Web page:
Sediment from human activity increases disease levels in the Great Barrier Reef's fish, new study finds

Sediment thrown up by coastal industry in Australia is having a serious effect on the Great Barrier Reef's fish

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The Independent Online

Fish in the Great Barrier Reef are suffering from an increased rate of disease due to sediment thrown up by human activity, an Australian university study has found.

Researchers from James Cook University in Queensland have discovered that sediment frequently found in the reef, the product of onshore floods, agriculture and heavy industry, as well as offshore dredging, increases disease rates in fish and damages their health.

According to Amelia Wenger, co-author of the study entitled 'Exposure of clownfish larvae to suspended sediment levels found on the Great Barrier Reef', fish have previously been overlooked in studies of the health of the reef, the world's largest coral reef system and the biggest single structure made by living things in the world.

Speaking to The Guardian, she said: "Previously fish haven't really been part of this conversation and I think they need to be because they're obviously a huge part of the Great Barrier Reef."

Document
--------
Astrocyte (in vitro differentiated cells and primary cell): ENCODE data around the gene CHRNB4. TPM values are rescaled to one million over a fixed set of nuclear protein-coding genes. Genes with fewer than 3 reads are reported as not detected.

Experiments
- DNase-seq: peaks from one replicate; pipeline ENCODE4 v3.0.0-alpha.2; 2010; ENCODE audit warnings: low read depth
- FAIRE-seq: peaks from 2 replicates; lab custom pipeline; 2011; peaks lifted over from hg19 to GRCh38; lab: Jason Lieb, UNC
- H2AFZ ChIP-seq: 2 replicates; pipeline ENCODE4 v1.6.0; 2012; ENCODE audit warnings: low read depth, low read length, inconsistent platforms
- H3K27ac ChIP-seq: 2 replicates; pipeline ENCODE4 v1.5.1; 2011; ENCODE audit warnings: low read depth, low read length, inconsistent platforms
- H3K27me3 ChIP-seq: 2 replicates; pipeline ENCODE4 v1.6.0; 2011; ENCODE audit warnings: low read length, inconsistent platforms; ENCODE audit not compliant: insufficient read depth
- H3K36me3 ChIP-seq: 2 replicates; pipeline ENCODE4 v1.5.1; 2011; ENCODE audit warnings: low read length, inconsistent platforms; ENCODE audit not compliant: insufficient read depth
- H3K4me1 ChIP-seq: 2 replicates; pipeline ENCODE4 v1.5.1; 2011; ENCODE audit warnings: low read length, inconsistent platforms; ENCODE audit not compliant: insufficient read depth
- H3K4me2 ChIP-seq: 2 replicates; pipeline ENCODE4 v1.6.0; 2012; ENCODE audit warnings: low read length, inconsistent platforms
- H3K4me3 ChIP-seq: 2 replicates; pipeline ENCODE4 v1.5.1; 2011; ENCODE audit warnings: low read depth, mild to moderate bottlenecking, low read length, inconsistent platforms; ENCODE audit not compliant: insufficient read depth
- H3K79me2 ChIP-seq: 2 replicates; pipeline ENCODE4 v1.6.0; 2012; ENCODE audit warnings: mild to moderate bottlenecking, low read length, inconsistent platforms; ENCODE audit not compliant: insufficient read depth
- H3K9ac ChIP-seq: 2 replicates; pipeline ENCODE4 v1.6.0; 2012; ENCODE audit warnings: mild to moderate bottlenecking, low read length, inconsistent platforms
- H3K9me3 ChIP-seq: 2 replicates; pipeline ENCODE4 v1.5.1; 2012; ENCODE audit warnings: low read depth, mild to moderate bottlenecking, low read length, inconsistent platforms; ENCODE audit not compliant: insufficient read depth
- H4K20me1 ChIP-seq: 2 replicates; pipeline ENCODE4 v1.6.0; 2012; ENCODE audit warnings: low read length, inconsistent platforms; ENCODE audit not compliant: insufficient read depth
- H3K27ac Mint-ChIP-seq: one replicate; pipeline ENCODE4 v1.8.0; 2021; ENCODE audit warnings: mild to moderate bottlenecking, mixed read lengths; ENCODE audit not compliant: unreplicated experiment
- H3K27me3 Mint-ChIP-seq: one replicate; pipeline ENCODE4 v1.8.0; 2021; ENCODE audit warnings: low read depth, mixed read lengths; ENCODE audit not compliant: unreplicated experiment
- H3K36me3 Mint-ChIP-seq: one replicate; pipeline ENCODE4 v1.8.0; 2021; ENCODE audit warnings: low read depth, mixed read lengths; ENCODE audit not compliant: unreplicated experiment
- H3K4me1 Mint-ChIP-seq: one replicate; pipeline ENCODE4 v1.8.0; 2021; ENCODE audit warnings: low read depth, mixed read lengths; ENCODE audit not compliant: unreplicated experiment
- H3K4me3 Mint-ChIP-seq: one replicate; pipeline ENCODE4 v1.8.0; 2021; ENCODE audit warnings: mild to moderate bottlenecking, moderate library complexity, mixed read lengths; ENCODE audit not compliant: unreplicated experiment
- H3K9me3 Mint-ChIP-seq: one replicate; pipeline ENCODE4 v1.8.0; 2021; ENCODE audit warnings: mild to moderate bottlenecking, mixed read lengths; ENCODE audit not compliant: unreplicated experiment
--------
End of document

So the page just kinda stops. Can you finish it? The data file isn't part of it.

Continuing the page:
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The study focused on the effects of sediment on the gills of larval clownfish

The researchers simulated the sediment conditions at the reef, and found that exposure seriously affected the ability of young fish to take in appropriate amount of oxygen neccessary for their development.

It also found that the gills of larval clownfish exposed to the sediment were congested with mucus and bacteria, much more so than fish living in cleaner waters.

She said that future coastal developments need to take into account the adverse effects they may have on marine life.

The study also drew attention to the growing problem of sediment levels in coastal areas, and highlighted the need to additional protection of such habitats.

Coastal developments in Australia have seriously affected the health of the reef. Coal mining on the country's eastern coast means that massive ships carrying coal and equipment regularly pass through the reef.

And runoff from farms can pollute the ocean after storms and floods, with the pesticides, fertilisers and animal waste damaging the coral.

Despite efforts to preserve the reef and its ecosystem, Greenpeace believes that around 50 per cent of the reef's coral cover has been lost in the last 30 years.

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